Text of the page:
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cost of electricity to run a pellet stove ?? newbie

Post in 'The Pellet Mill - Pellet and Multifuel Stoves' started by lecomte38, Jun 6, 2008.

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  1. lecomte38

    lecomte38 Feeling the Heat

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    I am a newbie here so be gentle with me. I just ordered a Harman Accentra pellet insert. How much electricity do these things use? Is one particular brand or model better then others? (its not to late to cancel my order)

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  2. Shane

    Shane Minister of Fire

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    in general they pull around 5.5-7 amps on startup and 3.5-4.5 running.
  3. webbie

    webbie Seasoned Moderator Staff Member

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    Pook, based on the 4 amps it is much more than that! I think you are speaking about stoves with smaller motors and blowers.

    4 amps would be almost 500 watts, wouldn't it? watts=voltage times amps, or x = 110 x 4.5

    Given rising electric prices, this should be figured in! Thanks for the question - since most people do dismiss it......

    Given a future electric cost of 20 cents a KWH (which is very likely soon), that would be 10 cents an hour, or $75 a month.....not insignificant, for sure. At current prices, say 14 cents, it is about $50 a month.
  4. MCPO

    MCPO Minister of Fire

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    I read where the Harman P38 uses 75 watts on low speed but that`s probably aimed toward the distr fan only. The comb fan must draw around 50 watts and the auger motor maybe up to 100 watts.
    Total is less than 300 watts . I believe it`s fused for 3 amps.
    Some day I`ll put a meter on it .
    John
  5. Jerry_NJ

    Jerry_NJ Minister of Fire

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    Wow, I don't know pellet stoves, but 500W continuous blew my circuit breaker. That does add up, as Craig already noted/figured. This should be another input when one is deciding what fuel type they are buying into. What the heck is using all that power, is the auger working that hard?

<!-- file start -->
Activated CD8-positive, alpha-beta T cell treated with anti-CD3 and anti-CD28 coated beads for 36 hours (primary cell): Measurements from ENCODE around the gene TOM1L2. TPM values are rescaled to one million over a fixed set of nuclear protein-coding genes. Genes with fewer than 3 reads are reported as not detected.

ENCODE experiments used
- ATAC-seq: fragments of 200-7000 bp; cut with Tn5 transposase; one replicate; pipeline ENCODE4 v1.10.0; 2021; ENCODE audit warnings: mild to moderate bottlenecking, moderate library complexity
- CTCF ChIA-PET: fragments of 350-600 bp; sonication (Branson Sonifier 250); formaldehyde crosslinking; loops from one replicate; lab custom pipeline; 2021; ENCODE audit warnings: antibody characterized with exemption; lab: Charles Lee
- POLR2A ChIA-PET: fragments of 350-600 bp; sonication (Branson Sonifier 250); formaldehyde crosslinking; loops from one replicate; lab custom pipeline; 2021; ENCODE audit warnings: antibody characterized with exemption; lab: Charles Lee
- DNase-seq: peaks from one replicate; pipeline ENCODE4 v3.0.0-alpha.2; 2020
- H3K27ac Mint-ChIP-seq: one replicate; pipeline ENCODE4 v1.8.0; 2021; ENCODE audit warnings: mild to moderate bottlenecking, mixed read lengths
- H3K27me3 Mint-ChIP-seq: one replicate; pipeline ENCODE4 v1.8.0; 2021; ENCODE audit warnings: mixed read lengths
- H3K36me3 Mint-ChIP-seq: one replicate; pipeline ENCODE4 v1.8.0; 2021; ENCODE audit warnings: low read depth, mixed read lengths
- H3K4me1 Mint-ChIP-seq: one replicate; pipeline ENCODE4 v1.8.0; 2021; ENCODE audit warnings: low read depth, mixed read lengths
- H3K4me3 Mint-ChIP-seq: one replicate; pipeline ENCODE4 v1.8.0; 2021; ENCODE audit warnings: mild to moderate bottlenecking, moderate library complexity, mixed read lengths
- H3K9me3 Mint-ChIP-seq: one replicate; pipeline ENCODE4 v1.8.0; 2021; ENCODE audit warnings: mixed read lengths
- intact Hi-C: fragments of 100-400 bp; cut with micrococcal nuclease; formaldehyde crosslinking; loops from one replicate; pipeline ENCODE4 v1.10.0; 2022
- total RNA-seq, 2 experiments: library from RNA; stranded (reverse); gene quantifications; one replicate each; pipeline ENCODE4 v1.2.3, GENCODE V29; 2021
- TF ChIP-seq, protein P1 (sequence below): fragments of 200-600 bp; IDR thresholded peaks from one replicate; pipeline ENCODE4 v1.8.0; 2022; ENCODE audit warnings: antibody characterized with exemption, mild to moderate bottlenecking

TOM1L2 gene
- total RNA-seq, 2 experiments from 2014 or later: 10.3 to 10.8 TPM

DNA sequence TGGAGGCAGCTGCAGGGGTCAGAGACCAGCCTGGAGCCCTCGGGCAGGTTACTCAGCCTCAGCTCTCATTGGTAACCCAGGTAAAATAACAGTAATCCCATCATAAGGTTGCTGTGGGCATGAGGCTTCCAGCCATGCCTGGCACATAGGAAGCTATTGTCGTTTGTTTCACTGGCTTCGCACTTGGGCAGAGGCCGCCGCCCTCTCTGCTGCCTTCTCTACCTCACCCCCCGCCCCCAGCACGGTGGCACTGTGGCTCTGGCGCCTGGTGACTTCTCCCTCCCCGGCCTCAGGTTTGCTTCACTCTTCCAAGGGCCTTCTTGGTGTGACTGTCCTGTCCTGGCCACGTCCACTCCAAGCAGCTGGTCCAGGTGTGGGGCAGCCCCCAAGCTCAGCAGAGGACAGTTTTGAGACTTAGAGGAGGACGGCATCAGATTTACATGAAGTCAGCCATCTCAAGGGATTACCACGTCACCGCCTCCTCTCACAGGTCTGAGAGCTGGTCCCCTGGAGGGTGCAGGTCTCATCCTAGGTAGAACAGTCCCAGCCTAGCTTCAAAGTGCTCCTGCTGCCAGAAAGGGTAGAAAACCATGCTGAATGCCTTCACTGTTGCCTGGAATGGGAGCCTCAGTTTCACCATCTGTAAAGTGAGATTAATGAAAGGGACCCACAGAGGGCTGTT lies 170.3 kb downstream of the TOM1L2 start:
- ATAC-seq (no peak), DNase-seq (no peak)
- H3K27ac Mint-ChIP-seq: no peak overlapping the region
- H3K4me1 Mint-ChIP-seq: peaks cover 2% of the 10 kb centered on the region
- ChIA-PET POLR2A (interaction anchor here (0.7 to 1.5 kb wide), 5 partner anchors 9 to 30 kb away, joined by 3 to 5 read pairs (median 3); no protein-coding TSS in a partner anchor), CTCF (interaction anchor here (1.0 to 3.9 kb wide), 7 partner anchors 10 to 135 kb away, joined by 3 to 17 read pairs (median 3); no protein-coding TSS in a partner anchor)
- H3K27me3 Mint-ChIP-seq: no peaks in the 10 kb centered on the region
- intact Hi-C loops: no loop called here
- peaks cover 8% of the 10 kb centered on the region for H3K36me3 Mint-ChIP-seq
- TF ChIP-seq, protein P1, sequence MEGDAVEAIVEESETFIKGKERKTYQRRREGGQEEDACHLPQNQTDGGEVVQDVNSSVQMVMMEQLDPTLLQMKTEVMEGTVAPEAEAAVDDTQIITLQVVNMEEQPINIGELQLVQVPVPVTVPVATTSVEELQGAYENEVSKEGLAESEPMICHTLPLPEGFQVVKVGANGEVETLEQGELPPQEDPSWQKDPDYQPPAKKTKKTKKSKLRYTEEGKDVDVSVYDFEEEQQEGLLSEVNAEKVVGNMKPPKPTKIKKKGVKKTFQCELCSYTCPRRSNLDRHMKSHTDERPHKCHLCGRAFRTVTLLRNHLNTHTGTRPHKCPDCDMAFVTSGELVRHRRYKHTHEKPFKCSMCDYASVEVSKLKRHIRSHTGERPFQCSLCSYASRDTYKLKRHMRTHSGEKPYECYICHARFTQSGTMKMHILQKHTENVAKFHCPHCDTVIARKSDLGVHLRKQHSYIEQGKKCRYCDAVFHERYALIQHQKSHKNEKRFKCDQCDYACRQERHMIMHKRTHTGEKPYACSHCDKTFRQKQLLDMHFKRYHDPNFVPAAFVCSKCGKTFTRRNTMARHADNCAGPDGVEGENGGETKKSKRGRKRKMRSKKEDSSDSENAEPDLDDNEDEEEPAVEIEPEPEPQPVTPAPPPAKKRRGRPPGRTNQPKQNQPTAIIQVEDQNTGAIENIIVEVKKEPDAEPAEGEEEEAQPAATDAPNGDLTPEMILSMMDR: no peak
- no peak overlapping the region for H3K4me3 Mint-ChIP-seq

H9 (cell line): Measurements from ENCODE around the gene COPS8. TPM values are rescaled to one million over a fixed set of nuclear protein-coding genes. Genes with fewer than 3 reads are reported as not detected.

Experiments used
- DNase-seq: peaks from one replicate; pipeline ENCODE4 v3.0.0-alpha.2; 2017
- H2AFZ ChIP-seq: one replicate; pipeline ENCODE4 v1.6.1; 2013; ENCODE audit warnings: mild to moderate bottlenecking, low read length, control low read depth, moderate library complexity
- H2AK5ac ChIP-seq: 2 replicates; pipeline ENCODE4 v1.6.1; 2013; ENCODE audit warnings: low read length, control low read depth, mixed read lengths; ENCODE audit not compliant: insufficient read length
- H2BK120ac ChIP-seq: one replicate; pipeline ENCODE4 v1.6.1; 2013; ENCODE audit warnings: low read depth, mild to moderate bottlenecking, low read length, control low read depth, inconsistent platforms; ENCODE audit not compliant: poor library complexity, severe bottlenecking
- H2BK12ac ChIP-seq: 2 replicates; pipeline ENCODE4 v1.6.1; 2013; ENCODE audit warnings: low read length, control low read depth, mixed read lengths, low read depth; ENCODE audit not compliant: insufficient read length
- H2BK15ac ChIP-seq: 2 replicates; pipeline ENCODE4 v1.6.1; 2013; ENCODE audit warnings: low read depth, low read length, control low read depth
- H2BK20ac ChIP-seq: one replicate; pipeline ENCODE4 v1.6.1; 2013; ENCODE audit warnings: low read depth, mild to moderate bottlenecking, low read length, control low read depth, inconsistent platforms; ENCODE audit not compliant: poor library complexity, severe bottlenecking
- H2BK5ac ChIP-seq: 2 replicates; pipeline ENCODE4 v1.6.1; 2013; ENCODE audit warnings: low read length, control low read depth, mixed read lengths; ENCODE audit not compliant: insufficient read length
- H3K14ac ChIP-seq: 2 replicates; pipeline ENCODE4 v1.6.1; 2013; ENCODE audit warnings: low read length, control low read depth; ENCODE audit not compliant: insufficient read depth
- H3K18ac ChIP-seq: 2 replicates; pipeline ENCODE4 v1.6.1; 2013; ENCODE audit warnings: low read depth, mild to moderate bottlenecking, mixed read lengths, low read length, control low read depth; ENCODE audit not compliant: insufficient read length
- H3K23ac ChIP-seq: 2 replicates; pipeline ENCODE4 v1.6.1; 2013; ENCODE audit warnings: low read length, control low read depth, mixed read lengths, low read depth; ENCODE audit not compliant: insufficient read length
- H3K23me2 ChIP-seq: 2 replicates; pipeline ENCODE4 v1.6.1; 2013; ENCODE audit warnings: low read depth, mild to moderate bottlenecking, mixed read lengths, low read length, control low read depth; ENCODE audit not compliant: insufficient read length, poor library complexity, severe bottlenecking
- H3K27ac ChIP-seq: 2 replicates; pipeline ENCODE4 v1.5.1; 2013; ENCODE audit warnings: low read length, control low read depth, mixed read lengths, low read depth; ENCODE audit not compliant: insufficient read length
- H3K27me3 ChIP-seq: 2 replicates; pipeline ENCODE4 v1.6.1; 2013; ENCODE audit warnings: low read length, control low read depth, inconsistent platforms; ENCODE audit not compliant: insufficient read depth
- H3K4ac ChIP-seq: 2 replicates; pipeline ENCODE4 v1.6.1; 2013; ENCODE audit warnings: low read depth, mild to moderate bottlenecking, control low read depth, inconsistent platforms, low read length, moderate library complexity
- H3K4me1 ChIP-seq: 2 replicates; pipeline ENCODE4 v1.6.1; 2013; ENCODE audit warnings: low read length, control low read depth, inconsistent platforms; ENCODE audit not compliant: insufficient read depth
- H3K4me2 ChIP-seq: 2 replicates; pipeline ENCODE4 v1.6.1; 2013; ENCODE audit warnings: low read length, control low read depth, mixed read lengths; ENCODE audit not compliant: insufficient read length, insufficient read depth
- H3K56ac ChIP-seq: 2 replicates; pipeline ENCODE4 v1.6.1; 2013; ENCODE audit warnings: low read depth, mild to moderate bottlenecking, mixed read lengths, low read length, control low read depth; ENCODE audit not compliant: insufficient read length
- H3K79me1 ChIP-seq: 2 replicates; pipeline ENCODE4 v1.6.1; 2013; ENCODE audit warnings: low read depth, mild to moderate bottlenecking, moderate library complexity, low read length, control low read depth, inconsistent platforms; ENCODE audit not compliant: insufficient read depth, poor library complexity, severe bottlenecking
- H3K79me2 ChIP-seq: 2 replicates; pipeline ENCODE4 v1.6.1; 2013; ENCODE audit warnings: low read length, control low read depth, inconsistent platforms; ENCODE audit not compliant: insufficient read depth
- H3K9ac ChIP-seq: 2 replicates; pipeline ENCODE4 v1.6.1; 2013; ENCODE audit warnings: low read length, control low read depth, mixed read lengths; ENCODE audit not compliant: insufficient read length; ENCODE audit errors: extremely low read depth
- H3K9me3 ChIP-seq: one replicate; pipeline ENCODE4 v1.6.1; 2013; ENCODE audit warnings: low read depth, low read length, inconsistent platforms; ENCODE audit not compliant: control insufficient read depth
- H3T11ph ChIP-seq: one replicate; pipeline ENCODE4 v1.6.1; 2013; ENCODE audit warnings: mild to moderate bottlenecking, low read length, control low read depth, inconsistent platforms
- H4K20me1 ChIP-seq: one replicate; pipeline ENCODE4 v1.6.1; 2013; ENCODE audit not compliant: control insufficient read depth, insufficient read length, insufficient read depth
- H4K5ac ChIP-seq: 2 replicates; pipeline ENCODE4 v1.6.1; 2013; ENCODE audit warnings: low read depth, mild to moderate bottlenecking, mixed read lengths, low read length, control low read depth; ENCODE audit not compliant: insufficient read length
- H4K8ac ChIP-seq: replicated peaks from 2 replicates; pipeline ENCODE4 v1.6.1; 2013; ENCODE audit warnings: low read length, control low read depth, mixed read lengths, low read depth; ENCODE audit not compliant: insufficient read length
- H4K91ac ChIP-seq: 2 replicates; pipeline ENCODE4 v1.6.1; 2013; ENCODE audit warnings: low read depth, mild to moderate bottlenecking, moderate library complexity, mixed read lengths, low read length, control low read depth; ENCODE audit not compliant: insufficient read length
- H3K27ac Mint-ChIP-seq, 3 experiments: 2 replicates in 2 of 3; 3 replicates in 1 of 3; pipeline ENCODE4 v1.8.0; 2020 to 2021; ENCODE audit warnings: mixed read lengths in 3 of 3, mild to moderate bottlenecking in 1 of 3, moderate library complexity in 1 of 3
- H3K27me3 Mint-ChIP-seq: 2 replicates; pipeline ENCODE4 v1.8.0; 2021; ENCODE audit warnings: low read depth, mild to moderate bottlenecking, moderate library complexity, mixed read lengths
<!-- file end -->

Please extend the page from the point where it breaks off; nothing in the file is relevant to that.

Given the rate increases last year for electricity, I'd not be surprised to see 20 cents per KWH next winter here in NJ. Even that would make the increase in electric rates more moderate than has been the case for oil.
  6. mjbrown

    mjbrown Feeling the Heat

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    jerry,

    i am no electrician, this probly mor in john's field of knowledge , but i would say it is both the combustion and room air blowers drawing all the juice.you figure, the combustion fan is running as long as the stove is lit, and if you only shut down once a week, that fan alone is running 24-7.

    like i said , i am no expert on the juice ,only if its coming from a welding gun.


    mike
  7. MCPO

    MCPO Minister of Fire

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    It`s a bit warm right now and I won`t start the stove today to find out but my manual states the Harman P38 use 300w--2.5A---125v AC 60 HZ. That`s printed directly under the electrical schematic. And I`d have to think that`s at max speeds and with the auger turning.
    I did recall reading that the useage was as low as 75 watts running on the lowest settings.
    Based on this info and at $.17 per KWHR I`m going to estimate my cost at $30-$40 a month in mid winter but I`ll be saving some electricity with the oil furnace and circulator and zone valves cycling on /off less often and using about 400 watts.
    Other pellet stoves could very well use considerably more energy and be electricity hogs, I`m not sure , but that`s certainly a good point to consider when purchasing a new stove isn`t it?
    John
  8. MoeB

    MoeB New Member

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    I have noticed no appreciable change in my electric bills with operation of my two stoves. One was installed just last summer, and the other three years ago. In fact, in comparison to the fan running on my furnace, it's probably a wash.
  9. webbie

    webbie Seasoned Moderator Staff Member

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    I think the key here is that is uses somewhat about the same power as the furnace fans and burners it replaces (per delivered BTU)......or at least that seems like a good rule of thumb.

    It should be considered, though, since if a person was weighing it against a wood stove that difference would come into play. Most wood stoves don't have any electric use and even the blowers on some stoves are typically 100 watts or less.
  10. webbie

    webbie Seasoned Moderator Staff Member

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    OK, to summarize and answer the question honestly:

    Maximum Wattage 440 Watts (Start cycle and test)
    Start Cycle Wattage340 Watts
    Normal Run Wattage255 Watts

    that is Harmans information and specs....I'm certain it is fairly accurate.

    And, yes, stoves will vary greatly - I suppose that some models use less than 100 watts and some may use as much as this one or more. Depends on a lot of factors. A Harman gear motor must be stronger to push pellets up from the bottom. An insert back in the fireplace needs good fans to get the heat out into the room. A circuit board and sensors uses a small amount.